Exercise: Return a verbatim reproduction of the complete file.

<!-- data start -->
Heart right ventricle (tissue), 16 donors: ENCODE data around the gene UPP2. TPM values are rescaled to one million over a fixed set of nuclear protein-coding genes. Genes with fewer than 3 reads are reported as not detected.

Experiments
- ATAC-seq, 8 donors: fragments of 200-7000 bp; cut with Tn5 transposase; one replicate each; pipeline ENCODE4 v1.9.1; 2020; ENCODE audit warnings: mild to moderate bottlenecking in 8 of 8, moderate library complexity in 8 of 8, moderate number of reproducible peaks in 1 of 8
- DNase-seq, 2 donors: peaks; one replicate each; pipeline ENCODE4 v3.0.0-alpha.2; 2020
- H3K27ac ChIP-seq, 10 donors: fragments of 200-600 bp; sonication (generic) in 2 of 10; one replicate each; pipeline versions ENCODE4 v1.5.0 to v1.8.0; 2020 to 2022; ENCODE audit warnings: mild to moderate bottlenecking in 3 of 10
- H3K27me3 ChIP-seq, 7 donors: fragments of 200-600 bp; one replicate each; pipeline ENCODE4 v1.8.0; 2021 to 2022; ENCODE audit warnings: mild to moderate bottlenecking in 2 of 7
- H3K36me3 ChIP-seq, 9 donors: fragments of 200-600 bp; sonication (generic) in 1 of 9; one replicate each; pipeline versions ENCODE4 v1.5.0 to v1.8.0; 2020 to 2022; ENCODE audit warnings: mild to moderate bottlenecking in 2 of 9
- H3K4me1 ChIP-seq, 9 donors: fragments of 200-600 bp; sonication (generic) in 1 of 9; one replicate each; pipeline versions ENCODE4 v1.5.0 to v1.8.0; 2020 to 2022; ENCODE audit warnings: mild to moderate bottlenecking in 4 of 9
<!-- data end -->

Heart right ventricle (tissue), 16 donors: ENCODE data around the gene UPP2. TPM values are rescaled to one million over a fixed set of nuclear protein-coding genes. Genes with fewer than 3 reads are reported as not detected.

Experiments
- ATAC-seq, 8 donors: fragments of 200-7000 bp; cut with Tn5 transposase; one replicate each; pipeline ENCODE4 v1.9.1; 2020; ENCODE audit warnings: mild to moderate bottlenecking in 8 of 8, moderate library complexity in 8 of 8, moderate number of reproducible peaks in 1 of 8
- DNase-seq, 2 donors: peaks; one replicate each; pipeline ENCODE4 v3.0.0-alpha.2; 2020
- H3K27ac ChIP-seq, 10 donors: fragments of 200-600 bp; sonication (generic) in 2 of 10; one replicate each; pipeline versions ENCODE4 v1.5.0 to v1.8.0; 2020 to 2022; ENCODE audit warnings: mild to moderate bottlenecking in 3 of 10
- H3K27me3 ChIP-seq, 7 donors: fragments of 200-600 bp; one replicate each; pipeline ENCODE4 v1.8.0; 2021 to 2022; ENCODE audit warnings: mild to moderate bottlenecking in 2 of 7
- H3K36me3 ChIP-seq, 9 donors: fragments of 200-600 bp; sonication (generic) in 1 of 9; one replicate each; pipeline versions ENCODE4 v1.5.0 to v1.8.0; 2020 to 2022; ENCODE audit warnings: mild to moderate bottlenecking in 2 of 9
- H3K4me1 ChIP-seq, 9 donors: fragments of 200-600 bp; sonication (generic) in 1 of 9; one replicate each; pipeline versions ENCODE4 v1.5.0 to v1.8.0; 2020 to 2022; ENCODE audit warnings: mild to moderate bottlenecking in 4 of 9